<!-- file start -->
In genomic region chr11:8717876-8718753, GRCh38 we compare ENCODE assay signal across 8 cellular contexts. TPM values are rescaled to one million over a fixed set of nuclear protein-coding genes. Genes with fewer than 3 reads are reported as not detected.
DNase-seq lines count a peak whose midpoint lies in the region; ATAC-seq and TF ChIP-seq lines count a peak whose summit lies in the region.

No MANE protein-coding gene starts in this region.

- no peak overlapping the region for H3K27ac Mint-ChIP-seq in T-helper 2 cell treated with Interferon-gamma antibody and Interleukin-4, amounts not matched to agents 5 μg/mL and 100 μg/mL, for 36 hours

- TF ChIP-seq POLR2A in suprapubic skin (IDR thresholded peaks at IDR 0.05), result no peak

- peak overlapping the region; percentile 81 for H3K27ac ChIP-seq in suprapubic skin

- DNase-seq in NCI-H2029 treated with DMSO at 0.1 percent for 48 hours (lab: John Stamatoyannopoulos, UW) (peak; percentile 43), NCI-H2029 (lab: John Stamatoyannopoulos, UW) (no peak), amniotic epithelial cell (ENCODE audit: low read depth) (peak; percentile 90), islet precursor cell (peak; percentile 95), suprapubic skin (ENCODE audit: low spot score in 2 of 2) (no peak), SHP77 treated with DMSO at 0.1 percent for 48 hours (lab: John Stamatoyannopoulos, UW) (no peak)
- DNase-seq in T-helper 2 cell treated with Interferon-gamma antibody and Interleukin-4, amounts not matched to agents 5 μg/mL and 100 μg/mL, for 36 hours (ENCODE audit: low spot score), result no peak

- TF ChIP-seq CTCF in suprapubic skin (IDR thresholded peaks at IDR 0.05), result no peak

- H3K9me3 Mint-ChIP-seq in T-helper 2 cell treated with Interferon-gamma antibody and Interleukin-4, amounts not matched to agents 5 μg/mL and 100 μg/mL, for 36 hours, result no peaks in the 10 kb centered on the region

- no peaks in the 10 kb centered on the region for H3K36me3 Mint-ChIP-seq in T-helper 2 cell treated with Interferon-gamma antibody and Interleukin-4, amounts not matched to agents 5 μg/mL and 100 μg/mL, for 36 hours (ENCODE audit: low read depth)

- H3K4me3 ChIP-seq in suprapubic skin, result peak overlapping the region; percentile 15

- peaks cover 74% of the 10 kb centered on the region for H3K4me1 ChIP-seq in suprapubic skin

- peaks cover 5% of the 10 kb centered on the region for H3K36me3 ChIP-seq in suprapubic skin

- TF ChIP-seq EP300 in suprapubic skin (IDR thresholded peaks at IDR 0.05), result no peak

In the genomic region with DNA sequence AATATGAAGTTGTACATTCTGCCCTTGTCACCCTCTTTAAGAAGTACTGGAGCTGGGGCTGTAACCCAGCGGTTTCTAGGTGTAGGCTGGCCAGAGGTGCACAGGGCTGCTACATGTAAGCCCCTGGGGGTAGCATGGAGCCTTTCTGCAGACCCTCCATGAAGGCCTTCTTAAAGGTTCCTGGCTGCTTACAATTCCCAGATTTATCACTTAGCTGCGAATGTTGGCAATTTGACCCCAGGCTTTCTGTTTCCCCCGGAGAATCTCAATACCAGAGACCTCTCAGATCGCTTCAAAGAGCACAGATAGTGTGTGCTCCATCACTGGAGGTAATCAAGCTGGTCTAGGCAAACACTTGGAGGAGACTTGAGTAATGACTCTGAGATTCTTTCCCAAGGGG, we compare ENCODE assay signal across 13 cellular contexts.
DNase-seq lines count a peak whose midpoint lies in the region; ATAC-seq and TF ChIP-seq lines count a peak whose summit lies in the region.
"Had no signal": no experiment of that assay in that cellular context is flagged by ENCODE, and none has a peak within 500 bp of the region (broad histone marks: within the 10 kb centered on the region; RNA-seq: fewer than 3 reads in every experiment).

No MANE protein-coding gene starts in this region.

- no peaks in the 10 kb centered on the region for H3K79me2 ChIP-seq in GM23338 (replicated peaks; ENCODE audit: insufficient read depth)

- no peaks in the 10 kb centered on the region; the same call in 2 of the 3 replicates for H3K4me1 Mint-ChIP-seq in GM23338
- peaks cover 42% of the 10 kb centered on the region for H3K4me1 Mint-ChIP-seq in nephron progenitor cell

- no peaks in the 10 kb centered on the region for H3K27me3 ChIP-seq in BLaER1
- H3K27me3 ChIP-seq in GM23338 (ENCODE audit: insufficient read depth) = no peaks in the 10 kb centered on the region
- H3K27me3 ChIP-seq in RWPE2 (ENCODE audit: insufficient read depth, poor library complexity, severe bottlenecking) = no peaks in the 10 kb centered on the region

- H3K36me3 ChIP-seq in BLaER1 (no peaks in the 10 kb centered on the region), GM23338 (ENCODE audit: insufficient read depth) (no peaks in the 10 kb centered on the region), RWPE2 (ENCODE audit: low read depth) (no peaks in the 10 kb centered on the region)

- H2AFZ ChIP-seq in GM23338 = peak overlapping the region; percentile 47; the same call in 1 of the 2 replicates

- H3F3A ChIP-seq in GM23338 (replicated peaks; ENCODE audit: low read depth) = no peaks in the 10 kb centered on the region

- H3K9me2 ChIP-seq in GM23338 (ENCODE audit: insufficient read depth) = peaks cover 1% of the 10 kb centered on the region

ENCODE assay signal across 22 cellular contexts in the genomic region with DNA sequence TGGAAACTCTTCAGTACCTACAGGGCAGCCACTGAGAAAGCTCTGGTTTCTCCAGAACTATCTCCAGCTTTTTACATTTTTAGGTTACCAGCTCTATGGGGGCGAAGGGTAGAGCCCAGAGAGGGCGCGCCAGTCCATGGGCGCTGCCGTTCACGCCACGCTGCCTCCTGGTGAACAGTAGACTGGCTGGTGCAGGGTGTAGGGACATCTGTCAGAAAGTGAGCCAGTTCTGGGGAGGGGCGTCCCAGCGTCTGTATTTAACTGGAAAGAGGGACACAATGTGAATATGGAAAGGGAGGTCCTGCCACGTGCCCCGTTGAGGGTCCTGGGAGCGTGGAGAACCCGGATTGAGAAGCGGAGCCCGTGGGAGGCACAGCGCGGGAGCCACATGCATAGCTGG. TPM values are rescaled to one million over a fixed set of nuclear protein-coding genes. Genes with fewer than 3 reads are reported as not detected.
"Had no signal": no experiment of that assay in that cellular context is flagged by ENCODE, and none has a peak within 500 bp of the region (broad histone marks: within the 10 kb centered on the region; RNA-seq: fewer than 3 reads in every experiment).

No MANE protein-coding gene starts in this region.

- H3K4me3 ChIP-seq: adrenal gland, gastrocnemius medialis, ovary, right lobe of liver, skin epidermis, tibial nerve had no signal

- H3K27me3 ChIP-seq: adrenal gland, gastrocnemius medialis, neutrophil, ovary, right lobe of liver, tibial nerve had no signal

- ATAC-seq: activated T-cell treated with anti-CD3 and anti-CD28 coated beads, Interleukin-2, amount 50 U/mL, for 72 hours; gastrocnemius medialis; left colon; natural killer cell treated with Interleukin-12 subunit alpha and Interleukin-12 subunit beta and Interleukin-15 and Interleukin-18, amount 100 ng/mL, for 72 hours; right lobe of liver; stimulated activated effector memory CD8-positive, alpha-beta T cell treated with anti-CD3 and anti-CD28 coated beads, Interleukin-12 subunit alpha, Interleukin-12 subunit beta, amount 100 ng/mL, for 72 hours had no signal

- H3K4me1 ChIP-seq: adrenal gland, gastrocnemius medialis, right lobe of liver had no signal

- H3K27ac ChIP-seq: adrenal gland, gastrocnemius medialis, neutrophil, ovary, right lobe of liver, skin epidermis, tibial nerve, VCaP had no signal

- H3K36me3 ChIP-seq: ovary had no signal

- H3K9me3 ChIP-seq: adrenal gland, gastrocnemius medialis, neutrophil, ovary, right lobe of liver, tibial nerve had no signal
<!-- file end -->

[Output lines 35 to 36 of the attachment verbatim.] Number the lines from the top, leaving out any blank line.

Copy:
- ATAC-seq: activated T-cell treated with anti-CD3 and anti-CD28 coated beads, Interleukin-2, amount 50 U/mL, for 72 hours; gastrocnemius medialis; left colon; natural killer cell treated with Interleukin-12 subunit alpha and Interleukin-12 subunit beta and Interleukin-15 and Interleukin-18, amount 100 ng/mL, for 72 hours; right lobe of liver; stimulated activated effector memory CD8-positive, alpha-beta T cell treated with anti-CD3 and anti-CD28 coated beads, Interleukin-12 subunit alpha, Interleukin-12 subunit beta, amount 100 ng/mL, for 72 hours had no signal

- H3K4me1 ChIP-seq: adrenal gland, gastrocnemius medialis, right lobe of liver had no signal